Skip to main content
U.S. flag

An official website of the United States government

Biogeographical history and coalescent species delimitation of Pacific island skinks (Squamata: Scincidae: Emoia cyanura species group)

April 20, 2016

Aim

A prevailing hypothesis for how Pacific islands organisms have obtained their extant distributions is that of a stepping-stone model, in which populations originate from Papua New Guinea in the western Pacific and gradually disperse eastward. Here, we test this model using a spatiotemporal framework for Emoia cyanura and E. impar, two species within the Emoia cyanura species group (ECSG; Family: Scincidae). We further assess species limits within the group, utilizing novel coalescent methods.

Location

Pacific Islands.

Methods

We obtained DNA sequence data from one mitochondrial and three nuclear markers for 117 individuals, representing seven of the nine species within the ECSG. These data were analysed for concordance with the stepping-stone model using estimation of population structure, divergence dates, and historical biogeographical range. To assess hypotheses of independent lineages within each widespread species, we also employed the Bayesian Phylogenetics & Phylogeography (BPP) program to define operational taxonomic units in *BEAST.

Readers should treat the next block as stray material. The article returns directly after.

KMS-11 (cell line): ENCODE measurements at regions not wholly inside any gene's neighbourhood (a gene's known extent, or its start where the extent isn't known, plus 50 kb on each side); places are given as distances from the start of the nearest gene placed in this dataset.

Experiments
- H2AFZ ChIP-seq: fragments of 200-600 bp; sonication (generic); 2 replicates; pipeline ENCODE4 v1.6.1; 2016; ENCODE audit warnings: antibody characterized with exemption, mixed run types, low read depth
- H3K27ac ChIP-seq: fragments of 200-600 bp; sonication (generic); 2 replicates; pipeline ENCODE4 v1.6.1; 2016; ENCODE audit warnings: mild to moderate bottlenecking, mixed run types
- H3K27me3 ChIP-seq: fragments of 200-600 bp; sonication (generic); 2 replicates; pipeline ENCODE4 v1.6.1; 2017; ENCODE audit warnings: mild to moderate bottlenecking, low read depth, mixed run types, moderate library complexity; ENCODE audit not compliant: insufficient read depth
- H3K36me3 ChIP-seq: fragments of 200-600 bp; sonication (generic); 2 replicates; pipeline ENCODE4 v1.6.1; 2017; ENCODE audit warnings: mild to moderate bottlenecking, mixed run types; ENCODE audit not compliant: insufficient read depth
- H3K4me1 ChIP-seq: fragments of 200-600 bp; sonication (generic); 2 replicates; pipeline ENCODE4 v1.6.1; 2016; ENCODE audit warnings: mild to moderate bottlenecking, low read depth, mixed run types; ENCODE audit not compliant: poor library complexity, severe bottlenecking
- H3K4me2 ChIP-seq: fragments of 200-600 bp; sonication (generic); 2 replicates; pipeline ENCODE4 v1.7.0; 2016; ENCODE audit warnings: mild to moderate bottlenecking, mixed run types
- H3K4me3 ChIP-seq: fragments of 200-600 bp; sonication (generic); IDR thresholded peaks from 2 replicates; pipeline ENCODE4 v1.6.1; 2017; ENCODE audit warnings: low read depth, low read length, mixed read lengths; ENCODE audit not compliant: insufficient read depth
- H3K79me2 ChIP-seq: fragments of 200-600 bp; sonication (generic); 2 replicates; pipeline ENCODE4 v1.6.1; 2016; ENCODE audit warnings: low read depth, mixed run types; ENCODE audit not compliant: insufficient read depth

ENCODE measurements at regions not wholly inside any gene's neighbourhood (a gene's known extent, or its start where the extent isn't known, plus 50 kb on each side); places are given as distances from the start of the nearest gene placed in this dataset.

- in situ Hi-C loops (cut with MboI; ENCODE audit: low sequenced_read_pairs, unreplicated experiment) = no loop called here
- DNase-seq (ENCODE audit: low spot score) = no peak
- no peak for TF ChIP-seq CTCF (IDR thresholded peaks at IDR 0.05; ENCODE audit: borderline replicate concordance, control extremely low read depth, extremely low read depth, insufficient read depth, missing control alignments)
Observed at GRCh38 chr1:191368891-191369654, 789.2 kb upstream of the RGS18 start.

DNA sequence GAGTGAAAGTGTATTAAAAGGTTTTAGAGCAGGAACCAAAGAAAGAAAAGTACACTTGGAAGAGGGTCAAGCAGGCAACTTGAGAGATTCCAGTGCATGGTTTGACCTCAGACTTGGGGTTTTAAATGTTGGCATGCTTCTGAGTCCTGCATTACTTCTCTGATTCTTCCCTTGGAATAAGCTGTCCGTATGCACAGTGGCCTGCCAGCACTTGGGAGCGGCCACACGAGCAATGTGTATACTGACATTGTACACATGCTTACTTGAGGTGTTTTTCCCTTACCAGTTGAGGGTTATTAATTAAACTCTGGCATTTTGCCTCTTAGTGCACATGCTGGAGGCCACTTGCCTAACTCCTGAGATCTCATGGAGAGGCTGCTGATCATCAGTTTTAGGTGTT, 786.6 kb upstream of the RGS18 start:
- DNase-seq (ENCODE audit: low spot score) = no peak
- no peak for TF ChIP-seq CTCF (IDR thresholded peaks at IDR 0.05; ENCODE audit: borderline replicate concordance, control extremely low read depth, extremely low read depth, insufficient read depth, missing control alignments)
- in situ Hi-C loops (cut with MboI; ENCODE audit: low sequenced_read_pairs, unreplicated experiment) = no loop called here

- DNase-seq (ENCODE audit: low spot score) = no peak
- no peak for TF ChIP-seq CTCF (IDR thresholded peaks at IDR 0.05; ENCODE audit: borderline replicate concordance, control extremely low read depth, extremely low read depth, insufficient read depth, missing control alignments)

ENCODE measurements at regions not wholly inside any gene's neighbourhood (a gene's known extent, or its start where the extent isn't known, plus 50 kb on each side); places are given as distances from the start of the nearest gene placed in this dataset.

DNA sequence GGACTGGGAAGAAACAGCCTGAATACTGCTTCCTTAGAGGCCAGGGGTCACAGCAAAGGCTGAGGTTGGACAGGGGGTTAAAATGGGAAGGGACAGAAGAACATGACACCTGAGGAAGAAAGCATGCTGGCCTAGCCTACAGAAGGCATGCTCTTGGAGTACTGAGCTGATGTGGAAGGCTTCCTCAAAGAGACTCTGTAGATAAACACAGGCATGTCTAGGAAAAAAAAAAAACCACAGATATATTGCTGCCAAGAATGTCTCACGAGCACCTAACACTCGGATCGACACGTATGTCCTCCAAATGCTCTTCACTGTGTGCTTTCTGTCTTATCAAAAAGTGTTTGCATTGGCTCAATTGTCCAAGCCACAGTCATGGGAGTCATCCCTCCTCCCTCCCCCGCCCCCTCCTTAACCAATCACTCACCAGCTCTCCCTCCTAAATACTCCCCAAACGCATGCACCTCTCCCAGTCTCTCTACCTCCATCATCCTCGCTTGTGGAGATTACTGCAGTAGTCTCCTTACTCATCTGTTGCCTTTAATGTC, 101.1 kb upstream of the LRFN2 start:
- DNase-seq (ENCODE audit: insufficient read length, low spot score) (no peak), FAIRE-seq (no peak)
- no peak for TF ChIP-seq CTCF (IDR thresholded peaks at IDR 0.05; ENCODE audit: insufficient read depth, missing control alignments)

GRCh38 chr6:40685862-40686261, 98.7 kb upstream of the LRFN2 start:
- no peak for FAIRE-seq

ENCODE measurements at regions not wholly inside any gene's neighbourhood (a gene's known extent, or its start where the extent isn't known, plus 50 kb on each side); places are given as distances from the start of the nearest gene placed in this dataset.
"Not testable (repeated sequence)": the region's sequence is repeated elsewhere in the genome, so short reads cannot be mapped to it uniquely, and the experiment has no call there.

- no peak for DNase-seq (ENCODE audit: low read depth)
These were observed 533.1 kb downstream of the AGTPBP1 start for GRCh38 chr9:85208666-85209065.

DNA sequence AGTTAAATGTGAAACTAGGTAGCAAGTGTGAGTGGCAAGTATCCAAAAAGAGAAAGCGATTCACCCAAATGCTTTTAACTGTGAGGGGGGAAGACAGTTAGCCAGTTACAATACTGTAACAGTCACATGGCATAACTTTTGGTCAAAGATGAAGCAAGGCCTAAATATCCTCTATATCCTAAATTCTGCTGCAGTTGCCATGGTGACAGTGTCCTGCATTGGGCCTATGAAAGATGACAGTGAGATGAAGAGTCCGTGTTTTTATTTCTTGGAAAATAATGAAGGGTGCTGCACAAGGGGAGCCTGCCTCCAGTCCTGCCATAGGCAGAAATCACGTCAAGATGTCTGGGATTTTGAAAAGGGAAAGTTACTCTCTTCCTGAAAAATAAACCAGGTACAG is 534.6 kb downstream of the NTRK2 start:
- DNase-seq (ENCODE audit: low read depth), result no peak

Results

Population structure analyses consistently found individuals from western island groups representing divergent populations, with central and eastern populations demonstrating minimal genetic variation. Phylogenetic hypotheses support a western origin for E. cyanura and E. impar, while biogeographical and divergence time estimations predict a recent and rapid expansion out of the western Pacific. The BPP and *BEAST analyses found evidence for five independent lineages within E. impar and five independent lineages within E. cyanura/E. pseudocyanura.

Main conclusions

In contrast to the expectations of a stepping-stone model, E. cyanura and E. impar each exhibit the genetic signature of a rapid radiation during the mid to late Pleistocene, with evidence for newly identified lineages, mainly on western islands. Of these recovered lineages, we propose three to be elevated to species status. These findings expand our understanding of endemic Pacific biota, which are subject to conservation threats from human impacts and climate change.

Related Content